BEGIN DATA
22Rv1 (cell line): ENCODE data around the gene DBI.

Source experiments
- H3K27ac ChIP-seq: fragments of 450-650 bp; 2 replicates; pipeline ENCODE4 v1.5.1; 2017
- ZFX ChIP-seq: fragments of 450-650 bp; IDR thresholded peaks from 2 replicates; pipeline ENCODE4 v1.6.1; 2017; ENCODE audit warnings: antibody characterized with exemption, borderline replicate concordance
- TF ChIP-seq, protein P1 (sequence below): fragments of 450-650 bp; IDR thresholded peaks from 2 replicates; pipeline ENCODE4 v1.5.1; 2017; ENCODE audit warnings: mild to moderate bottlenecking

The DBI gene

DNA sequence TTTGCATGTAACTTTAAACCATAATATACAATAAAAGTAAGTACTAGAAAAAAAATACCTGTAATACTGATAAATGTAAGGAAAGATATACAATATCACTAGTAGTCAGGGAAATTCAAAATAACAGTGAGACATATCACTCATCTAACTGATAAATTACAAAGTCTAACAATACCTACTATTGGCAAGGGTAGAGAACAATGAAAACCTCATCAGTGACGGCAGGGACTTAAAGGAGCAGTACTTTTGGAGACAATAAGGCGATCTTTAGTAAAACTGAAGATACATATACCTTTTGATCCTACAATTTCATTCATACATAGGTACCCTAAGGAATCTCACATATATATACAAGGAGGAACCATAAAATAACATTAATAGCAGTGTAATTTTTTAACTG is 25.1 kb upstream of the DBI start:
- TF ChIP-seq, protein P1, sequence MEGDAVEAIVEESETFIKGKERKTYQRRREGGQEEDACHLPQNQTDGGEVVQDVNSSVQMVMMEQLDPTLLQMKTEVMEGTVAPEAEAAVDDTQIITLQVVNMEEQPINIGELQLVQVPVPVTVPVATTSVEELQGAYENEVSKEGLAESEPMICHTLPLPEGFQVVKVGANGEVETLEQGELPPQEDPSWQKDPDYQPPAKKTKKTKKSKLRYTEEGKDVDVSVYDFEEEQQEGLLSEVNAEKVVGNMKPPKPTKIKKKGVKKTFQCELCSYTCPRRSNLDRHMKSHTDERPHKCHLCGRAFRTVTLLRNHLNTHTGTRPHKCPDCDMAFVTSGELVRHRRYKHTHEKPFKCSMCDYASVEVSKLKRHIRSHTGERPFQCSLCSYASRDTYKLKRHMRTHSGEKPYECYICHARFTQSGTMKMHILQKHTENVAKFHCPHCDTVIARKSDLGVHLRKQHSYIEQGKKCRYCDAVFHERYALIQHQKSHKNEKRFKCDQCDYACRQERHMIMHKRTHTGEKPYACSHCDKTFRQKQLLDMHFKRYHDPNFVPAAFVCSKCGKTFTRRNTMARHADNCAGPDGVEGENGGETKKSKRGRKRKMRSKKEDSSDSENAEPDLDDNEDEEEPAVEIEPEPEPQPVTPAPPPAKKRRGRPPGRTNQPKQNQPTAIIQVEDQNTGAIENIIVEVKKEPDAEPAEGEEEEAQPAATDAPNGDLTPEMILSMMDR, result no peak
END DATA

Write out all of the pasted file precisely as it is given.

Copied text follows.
22Rv1 (cell line): ENCODE data around the gene DBI.

Source experiments
- H3K27ac ChIP-seq: fragments of 450-650 bp; 2 replicates; pipeline ENCODE4 v1.5.1; 2017
- ZFX ChIP-seq: fragments of 450-650 bp; IDR thresholded peaks from 2 replicates; pipeline ENCODE4 v1.6.1; 2017; ENCODE audit warnings: antibody characterized with exemption, borderline replicate concordance
- TF ChIP-seq, protein P1 (sequence below): fragments of 450-650 bp; IDR thresholded peaks from 2 replicates; pipeline ENCODE4 v1.5.1; 2017; ENCODE audit warnings: mild to moderate bottlenecking

The DBI gene

DNA sequence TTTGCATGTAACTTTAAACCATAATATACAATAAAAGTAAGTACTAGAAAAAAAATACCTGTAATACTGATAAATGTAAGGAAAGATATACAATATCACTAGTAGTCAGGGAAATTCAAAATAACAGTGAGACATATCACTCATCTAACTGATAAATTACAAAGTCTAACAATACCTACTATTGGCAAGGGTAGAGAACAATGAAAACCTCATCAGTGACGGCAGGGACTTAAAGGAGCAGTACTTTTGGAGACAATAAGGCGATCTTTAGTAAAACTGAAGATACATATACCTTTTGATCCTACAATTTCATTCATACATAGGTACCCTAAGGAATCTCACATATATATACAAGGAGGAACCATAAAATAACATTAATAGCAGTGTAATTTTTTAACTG is 25.1 kb upstream of the DBI start:
- TF ChIP-seq, protein P1, sequence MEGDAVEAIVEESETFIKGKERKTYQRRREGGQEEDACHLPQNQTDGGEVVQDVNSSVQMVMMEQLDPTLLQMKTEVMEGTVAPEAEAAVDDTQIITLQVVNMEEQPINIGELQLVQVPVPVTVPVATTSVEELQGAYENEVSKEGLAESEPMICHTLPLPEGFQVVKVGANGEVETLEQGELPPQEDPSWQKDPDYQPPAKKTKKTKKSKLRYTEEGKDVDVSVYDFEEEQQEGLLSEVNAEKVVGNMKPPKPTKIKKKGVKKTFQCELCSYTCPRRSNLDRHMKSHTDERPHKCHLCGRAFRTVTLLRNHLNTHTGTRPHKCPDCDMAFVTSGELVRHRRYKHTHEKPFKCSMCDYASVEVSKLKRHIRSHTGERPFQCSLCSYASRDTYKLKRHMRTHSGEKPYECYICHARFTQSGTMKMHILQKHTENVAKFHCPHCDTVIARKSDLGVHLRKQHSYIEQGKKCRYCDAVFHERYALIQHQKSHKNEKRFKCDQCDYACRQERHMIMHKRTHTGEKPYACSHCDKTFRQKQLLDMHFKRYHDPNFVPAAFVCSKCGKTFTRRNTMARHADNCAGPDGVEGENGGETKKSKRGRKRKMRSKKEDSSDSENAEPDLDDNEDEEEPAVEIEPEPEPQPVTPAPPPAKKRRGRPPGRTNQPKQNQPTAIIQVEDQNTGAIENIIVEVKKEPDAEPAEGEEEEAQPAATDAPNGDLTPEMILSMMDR, result no peak